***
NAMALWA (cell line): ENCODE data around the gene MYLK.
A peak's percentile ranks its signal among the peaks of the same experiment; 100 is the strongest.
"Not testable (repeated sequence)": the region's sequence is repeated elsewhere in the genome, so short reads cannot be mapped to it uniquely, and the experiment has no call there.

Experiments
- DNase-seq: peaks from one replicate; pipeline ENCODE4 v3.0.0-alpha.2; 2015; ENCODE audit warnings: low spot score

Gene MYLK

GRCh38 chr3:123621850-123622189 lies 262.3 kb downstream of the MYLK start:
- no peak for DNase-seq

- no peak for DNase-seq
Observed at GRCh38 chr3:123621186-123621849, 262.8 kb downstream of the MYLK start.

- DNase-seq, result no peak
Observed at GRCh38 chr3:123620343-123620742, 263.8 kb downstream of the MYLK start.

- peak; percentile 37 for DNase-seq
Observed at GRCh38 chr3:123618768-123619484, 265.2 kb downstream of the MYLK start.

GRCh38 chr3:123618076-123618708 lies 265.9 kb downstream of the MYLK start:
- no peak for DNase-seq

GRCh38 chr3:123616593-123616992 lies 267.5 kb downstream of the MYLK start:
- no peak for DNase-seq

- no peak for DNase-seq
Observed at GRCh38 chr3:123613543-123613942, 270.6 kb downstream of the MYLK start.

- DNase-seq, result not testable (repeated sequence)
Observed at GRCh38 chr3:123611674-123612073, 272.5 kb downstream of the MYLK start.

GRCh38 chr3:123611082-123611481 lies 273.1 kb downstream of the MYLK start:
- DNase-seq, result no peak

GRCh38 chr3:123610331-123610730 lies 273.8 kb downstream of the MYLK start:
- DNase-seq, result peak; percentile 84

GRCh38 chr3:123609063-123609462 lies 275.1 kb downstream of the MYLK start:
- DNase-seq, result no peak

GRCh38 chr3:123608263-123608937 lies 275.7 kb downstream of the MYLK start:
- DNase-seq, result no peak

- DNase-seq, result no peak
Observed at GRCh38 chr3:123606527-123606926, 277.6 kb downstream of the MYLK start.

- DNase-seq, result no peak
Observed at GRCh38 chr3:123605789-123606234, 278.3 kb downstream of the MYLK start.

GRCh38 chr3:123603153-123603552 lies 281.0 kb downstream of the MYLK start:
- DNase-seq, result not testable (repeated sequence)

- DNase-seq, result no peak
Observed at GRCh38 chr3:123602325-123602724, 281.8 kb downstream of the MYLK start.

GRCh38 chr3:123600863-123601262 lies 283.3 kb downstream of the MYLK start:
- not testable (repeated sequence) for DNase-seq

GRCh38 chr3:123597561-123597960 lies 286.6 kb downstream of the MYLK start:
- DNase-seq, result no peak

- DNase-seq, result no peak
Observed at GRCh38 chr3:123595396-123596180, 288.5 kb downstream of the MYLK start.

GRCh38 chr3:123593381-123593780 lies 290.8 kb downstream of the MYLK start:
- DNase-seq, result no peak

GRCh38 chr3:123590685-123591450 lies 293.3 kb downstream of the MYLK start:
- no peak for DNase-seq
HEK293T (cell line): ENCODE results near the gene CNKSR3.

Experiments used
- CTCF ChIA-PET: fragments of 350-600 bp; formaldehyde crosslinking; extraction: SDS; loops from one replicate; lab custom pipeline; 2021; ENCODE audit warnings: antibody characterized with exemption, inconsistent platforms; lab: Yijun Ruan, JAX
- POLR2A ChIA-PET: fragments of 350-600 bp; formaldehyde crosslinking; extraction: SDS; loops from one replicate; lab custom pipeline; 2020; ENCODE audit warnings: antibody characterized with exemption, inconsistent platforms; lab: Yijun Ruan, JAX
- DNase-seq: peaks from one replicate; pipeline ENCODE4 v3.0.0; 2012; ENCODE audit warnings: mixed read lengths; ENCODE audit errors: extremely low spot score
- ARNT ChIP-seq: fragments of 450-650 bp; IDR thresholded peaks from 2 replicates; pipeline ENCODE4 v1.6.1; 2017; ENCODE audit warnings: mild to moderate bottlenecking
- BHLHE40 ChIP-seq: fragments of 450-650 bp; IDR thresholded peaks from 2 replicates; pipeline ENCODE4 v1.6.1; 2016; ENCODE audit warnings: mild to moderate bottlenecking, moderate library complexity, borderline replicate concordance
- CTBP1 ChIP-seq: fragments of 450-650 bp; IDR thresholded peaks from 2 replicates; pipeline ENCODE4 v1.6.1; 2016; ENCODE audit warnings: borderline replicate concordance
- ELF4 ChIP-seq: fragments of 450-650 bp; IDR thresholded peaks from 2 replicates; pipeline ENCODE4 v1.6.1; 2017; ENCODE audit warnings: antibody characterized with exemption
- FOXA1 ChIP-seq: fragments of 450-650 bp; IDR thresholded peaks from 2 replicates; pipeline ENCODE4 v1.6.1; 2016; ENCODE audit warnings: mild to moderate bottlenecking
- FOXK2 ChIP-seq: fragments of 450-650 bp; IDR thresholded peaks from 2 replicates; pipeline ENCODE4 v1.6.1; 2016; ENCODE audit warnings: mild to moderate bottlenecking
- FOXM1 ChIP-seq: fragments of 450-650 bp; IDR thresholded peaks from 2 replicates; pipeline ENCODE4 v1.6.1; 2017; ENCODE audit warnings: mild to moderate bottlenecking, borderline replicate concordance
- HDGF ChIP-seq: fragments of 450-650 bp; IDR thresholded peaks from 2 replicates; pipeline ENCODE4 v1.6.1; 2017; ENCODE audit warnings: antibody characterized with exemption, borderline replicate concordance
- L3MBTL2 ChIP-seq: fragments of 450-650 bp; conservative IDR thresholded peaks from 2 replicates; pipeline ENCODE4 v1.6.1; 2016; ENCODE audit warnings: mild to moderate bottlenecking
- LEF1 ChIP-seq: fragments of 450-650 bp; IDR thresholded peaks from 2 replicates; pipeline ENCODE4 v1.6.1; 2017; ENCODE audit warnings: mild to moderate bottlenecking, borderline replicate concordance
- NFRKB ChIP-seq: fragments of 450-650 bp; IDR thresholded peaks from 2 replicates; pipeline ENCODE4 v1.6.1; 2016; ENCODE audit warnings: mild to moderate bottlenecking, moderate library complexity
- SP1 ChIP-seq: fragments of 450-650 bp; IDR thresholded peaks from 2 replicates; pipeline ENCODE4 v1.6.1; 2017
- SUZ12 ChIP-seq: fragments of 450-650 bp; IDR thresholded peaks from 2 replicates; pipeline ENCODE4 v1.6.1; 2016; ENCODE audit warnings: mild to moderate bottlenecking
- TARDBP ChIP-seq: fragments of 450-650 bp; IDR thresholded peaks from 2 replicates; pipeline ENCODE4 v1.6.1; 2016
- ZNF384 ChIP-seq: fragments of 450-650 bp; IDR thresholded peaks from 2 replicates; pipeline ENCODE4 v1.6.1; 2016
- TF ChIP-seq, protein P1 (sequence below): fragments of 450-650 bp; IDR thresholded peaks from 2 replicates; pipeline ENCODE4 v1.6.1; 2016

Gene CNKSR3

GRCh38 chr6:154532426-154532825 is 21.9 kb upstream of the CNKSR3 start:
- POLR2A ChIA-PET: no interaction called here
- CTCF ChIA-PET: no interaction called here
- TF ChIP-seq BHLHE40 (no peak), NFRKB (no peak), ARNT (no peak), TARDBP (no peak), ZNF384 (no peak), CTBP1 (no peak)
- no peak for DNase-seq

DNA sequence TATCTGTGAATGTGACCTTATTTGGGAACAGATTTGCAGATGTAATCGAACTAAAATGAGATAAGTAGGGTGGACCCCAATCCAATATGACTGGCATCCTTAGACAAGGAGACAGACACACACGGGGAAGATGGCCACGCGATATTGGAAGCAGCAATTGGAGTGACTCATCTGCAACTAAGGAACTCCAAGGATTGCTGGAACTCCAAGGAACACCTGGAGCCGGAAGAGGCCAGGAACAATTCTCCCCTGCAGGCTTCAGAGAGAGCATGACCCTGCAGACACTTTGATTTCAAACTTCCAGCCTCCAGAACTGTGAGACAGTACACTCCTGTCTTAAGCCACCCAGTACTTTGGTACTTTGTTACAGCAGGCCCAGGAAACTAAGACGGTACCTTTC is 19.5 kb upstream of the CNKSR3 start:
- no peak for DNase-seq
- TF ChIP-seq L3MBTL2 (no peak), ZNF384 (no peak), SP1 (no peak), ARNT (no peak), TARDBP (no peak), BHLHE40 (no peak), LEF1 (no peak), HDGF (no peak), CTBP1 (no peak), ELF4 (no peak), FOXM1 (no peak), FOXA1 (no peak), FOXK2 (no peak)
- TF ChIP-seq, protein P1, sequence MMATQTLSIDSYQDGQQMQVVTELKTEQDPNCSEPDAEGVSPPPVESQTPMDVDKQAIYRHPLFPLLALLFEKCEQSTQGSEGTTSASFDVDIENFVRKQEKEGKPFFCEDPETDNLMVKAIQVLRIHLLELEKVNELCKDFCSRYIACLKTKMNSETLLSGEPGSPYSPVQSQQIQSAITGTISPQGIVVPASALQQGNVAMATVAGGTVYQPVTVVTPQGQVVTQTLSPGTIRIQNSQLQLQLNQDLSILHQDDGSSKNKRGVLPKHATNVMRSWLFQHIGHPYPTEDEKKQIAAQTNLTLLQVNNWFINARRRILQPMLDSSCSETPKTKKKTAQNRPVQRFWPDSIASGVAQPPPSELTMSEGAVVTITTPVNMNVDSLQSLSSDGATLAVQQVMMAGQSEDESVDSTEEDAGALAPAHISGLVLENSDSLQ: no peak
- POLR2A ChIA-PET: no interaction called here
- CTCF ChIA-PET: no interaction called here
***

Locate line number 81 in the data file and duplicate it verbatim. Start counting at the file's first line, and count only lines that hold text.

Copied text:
- CTCF ChIA-PET: no interaction called here